Dental and Medical Counsel Blog

Family and Medical Leave Act (FMLA) Compliance Investigations: How to Protect Your Practice

By Ali Oromchian Esq

LawIt used to be that the U.S. Department of Labor was so preoccupied with investigating wage and hour complaints that Family and Medical Leave Act (FMLA) complaints often went ignored. But a newfound dedication to addressing FMLA issues has resulted in a number of companies being investigated for failure to comply with FMLA regulations.

Generally, the biggest FMLA complaints which lead to DOL investigations are:

  • Refusing to authorize FMLA leave despite an employee’s eligibility;
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  • Discouraging a worker from using FMLA leave;
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  • Basing employment actions, such as hiring, promotions or discipline, upon whether an employee has used FMLA leave; and
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  • Systemic violations.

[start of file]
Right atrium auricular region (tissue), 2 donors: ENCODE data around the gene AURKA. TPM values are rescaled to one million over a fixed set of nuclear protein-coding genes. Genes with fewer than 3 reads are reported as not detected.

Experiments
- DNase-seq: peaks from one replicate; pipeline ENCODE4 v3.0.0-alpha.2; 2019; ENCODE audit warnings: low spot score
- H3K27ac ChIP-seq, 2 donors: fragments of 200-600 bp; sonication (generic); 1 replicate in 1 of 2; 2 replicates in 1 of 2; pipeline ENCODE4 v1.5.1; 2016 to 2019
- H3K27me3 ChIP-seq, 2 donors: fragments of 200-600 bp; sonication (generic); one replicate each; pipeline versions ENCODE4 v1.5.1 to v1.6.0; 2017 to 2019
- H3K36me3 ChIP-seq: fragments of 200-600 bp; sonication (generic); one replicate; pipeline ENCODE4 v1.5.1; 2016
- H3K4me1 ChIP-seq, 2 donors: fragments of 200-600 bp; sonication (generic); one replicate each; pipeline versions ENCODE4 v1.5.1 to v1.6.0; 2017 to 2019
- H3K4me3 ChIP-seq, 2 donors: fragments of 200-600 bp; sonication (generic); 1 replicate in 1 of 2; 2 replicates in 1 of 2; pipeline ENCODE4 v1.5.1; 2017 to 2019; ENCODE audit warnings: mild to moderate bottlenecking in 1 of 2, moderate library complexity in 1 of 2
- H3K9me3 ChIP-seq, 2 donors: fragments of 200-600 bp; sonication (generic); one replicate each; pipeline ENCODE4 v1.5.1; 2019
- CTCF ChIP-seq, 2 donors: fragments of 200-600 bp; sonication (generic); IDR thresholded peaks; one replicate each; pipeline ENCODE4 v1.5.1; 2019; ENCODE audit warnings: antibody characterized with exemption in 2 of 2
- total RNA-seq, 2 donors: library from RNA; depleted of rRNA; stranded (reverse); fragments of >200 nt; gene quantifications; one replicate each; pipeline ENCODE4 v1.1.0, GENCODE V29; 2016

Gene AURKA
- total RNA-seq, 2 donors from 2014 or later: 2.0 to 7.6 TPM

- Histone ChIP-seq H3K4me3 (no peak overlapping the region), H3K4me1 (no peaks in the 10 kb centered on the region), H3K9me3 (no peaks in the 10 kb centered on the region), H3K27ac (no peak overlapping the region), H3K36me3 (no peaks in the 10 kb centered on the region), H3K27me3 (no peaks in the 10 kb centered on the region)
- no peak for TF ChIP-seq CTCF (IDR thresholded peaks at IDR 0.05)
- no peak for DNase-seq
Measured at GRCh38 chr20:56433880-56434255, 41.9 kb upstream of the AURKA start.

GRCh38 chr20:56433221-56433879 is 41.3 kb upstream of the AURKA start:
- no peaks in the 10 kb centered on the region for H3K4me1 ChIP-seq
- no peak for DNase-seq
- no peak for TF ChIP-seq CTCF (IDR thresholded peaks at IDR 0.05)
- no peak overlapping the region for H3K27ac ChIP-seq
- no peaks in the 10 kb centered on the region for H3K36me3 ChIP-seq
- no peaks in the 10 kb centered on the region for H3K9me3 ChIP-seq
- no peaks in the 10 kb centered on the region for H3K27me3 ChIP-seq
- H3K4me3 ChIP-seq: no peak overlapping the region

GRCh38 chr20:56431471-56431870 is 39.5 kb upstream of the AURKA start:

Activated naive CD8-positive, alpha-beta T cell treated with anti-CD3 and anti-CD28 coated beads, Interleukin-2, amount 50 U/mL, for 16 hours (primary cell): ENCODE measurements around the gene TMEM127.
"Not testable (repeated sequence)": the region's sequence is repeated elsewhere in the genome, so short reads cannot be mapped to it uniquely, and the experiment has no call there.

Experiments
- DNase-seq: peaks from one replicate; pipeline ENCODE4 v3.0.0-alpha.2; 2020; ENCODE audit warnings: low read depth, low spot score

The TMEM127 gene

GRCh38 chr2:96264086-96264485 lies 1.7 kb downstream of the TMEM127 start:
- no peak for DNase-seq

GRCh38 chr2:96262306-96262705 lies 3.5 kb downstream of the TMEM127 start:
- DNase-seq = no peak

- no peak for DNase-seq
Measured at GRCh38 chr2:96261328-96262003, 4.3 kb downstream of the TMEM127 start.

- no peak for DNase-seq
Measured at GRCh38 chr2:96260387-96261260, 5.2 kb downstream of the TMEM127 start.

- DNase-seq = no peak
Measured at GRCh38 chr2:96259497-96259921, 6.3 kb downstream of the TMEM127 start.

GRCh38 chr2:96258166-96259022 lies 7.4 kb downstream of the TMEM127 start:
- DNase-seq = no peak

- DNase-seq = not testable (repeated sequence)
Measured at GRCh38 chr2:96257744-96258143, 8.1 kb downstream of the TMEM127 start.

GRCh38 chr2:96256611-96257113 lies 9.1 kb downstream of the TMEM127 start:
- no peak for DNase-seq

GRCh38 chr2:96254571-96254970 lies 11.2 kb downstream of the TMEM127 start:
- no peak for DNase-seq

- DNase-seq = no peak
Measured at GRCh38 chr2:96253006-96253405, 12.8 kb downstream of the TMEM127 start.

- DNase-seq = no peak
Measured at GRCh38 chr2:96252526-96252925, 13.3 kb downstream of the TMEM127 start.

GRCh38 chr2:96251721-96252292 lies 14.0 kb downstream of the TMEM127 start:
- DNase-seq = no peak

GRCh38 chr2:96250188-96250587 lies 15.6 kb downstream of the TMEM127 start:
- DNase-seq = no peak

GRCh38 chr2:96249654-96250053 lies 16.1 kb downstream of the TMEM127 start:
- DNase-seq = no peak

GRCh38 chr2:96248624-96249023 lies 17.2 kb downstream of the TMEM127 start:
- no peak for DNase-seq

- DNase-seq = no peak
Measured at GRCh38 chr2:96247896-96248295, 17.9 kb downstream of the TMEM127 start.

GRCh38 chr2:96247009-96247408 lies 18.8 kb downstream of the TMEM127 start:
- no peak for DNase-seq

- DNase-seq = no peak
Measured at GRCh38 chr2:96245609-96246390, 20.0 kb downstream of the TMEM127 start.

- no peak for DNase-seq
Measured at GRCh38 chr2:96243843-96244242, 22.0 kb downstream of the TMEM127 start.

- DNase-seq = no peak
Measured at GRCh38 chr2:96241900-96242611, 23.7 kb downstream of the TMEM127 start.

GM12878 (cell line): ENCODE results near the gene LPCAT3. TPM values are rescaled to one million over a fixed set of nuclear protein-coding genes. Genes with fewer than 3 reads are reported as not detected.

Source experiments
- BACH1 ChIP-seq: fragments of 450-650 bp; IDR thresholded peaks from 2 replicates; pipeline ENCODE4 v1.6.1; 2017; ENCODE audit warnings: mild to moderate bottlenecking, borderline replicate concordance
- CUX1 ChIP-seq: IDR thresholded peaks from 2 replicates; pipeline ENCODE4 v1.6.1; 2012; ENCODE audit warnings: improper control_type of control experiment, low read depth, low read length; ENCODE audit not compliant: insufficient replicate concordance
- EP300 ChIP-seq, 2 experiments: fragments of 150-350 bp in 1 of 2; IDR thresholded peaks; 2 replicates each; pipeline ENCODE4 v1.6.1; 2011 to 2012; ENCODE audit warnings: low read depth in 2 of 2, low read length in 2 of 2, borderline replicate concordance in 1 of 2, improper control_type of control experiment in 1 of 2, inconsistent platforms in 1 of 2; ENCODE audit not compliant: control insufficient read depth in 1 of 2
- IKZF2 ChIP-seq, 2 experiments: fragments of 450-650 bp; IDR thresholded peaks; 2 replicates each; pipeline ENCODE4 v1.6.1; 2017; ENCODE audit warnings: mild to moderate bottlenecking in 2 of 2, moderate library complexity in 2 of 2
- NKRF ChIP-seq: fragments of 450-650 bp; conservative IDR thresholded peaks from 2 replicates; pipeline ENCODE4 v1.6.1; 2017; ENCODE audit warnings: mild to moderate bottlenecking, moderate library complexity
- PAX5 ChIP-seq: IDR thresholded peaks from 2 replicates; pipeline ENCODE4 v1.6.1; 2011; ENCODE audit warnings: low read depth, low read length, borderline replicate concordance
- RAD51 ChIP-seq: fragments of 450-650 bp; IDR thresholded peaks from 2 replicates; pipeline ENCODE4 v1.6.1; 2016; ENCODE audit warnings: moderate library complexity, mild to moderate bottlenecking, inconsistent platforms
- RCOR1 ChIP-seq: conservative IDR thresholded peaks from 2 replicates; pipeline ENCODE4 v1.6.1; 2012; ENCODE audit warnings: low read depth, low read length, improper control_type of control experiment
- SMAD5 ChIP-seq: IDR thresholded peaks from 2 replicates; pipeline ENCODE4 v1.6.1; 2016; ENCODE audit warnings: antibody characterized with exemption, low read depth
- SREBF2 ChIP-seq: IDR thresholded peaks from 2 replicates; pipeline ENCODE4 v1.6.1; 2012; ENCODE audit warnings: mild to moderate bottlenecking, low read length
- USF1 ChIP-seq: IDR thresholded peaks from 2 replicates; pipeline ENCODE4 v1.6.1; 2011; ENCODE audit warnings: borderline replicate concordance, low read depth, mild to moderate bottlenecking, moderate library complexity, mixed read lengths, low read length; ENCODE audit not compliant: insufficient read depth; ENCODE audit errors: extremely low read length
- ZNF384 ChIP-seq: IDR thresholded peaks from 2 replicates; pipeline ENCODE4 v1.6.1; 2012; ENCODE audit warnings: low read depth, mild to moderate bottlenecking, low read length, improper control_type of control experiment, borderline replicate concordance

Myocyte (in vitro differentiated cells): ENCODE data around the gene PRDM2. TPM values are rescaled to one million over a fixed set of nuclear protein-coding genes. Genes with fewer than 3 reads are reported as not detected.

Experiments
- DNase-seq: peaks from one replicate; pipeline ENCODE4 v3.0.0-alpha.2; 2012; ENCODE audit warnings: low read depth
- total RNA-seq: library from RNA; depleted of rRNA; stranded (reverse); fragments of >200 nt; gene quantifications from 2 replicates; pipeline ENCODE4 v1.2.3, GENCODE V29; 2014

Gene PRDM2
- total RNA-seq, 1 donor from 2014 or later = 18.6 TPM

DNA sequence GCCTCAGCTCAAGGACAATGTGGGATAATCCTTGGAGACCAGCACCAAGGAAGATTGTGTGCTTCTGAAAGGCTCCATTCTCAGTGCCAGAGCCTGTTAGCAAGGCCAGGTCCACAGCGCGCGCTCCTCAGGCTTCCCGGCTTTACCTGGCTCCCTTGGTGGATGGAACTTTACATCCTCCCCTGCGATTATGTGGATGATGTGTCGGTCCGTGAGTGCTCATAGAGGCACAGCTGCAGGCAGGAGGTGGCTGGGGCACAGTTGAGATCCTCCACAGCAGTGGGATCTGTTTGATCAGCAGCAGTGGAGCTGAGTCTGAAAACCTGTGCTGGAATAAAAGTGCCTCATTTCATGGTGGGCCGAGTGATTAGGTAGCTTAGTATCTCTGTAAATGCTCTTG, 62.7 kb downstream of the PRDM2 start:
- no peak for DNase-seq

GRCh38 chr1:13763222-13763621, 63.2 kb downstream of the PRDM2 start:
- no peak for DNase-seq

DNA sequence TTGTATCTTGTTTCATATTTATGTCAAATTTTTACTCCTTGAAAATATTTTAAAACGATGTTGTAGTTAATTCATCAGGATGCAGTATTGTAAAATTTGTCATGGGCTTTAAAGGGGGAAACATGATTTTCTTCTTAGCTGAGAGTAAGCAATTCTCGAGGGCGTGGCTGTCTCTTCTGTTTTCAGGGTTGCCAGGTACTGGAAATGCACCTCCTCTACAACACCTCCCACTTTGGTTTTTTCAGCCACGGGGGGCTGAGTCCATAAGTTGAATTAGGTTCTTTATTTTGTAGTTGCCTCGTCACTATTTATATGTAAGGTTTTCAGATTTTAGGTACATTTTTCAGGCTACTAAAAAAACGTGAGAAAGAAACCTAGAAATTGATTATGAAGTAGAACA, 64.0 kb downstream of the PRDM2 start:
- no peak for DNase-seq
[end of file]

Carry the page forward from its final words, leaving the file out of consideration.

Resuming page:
There is never a bad time to conduct an audit of your current FMLA policies in order to reduce the likelihood of a DOL investigation. With the assistance of an employment attorney, you can take the following actions to help protect your practice regarding your attendance policy while making sure it complies with the ADA and the FMLA.

  • Ensure that the FMLA policy listed in your practice’s employee handbooks and FMLA forms are in compliance with the most current DOL regulations;
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  • Make sure that your practice has an FMLA packet to give to your employees, which includes your practice’s FMLA policy and all of the required forms;
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  • Make sure that your attendance policy complies with the ADA and FMLA
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  • Maintain complete files for all workers who have requested or taken FMLA leave in the past three years, including the dates of leaves and copies of all correspondence, notices, certifications, benefit documents and disputes relating to such leave;
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  • Train yourself and any other managers to recognize when absences or leave requests may have FMLA implications. 

An FMLA compliance investigation, like any labor-related dispute, can cost your practice time and money. Seek the advice of a professional in order to minimize FMLA issues, or any other labor complaints.

Posted on 06/19/2019 at 10:44 AM

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